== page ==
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Kinda o/t but not really: Nitrous

Discussion in 'The Hokey Ass Message Board' started by Boynamedsue, Oct 28, 2007.

  1. Boynamedsue
    Joined: May 11, 2005
    Posts: 238

    Boynamedsue
    Member

    I see alot of people who build their rods to race useing blowers, but not so many useing nitrous. its been used on automotive engines since the late 40's but mostly in Gms merlin series motors in planes. im sure a couple people around here use it but i havent heard any of it and was just wondering the reasoning.
     
  2. Sawracer
    Joined: Jul 6, 2006
    Posts: 1,315

    Sawracer
    Member
    from socal

    I use it and think it's a legit power adder. I don't use it on my model a ford engine because it would look silly in a period engine compartment. Even on tough modern cars don't act surprised when you make enough hp to disentegrate expensive clutches etc. Ask me how i know? :D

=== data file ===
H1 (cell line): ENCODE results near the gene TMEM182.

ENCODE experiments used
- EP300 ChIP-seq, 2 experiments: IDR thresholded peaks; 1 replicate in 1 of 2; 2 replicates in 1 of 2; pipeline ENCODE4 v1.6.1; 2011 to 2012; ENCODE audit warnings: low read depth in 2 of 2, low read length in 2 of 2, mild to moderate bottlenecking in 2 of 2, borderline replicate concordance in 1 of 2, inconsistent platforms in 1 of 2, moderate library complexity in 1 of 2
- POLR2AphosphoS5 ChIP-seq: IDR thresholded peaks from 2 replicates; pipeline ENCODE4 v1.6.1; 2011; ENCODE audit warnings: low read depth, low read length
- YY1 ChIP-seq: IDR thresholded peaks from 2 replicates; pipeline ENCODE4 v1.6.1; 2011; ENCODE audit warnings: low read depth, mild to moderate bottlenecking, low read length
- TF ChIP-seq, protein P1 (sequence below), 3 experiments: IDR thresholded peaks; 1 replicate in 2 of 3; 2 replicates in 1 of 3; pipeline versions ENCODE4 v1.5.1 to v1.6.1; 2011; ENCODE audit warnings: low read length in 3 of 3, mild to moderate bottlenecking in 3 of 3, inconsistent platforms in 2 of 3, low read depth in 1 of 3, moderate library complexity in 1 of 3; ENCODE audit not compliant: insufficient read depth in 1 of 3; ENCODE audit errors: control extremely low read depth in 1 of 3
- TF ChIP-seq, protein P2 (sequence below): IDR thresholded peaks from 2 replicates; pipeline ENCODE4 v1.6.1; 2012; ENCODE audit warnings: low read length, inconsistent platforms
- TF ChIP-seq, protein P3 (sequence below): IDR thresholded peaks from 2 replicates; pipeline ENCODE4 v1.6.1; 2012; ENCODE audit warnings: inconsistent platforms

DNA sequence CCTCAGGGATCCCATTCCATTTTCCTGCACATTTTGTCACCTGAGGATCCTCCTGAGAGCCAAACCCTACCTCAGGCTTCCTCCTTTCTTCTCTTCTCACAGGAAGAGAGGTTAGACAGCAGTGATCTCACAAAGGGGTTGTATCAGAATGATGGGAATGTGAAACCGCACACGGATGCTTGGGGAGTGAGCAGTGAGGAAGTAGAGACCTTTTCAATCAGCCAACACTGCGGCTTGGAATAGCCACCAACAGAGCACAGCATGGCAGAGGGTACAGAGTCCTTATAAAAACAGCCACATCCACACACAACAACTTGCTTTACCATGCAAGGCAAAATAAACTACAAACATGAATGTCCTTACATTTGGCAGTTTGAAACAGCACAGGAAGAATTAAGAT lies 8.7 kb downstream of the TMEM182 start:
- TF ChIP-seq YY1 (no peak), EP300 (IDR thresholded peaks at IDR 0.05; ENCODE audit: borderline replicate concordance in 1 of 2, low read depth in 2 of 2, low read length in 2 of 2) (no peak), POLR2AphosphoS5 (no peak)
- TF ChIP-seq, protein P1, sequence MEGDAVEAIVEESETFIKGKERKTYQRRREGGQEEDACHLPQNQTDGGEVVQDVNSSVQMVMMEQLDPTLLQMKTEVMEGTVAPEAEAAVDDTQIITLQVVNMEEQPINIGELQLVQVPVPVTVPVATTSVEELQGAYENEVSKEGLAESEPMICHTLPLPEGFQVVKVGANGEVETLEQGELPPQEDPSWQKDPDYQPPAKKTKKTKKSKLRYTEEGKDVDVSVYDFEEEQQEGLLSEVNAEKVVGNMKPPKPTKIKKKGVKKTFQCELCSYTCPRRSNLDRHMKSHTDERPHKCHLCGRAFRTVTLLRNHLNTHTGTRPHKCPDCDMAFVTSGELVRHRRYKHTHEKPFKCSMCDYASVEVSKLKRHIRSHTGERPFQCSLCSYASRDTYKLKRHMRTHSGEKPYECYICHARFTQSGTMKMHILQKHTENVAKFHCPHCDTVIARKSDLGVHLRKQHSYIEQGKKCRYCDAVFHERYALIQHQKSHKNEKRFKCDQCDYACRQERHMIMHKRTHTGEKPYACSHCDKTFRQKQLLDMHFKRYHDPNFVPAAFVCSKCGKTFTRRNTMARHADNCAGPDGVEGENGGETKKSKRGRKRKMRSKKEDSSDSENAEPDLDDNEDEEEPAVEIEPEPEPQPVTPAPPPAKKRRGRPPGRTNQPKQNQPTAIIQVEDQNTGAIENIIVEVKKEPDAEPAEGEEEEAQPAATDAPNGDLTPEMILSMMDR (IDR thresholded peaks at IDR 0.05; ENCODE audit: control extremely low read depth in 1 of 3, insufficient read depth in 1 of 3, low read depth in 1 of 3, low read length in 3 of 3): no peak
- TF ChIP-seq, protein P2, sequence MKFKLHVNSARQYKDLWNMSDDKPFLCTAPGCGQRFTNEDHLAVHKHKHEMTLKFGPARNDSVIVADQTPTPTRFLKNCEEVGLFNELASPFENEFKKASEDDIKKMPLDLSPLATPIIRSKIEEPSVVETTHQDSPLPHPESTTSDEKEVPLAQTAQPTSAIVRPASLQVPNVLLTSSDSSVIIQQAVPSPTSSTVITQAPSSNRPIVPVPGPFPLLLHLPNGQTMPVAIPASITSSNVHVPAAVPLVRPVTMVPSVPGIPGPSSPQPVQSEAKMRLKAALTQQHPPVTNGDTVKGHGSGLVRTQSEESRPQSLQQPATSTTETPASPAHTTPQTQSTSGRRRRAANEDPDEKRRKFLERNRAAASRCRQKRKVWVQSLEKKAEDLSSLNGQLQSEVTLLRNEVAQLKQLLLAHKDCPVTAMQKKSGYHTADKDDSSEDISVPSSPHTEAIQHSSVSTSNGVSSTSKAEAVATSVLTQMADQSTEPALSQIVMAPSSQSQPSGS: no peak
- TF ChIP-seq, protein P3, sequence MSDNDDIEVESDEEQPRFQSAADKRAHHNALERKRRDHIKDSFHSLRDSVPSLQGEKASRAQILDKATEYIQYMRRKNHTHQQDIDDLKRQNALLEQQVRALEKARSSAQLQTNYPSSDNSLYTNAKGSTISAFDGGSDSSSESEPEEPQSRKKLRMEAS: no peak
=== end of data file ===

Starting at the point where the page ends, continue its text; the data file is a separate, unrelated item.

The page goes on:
3. 1- Not as visually impressive

    2- Not always understood by the masses

    3- Many people build for show vs. go

    4- Something of a prejudice against it by certain folks...consider it cheating...or like it's the easy way out- "I don't need nitrous to make power, unlike YOU"

    5- The buy-in can be fairly expensive, depending on how much engine mgmt. you plan to do with controllers

    6- Watch any of the Fast And The Furious movies & you'll develop a dislike for "NOSS" :D

    Personally I'm a fan, when the system is engineered properly & the engine is designed/built for it....
     
  4. notebooms
    Joined: Dec 14, 2005
    Posts: 2,075

    notebooms
    Alliance Member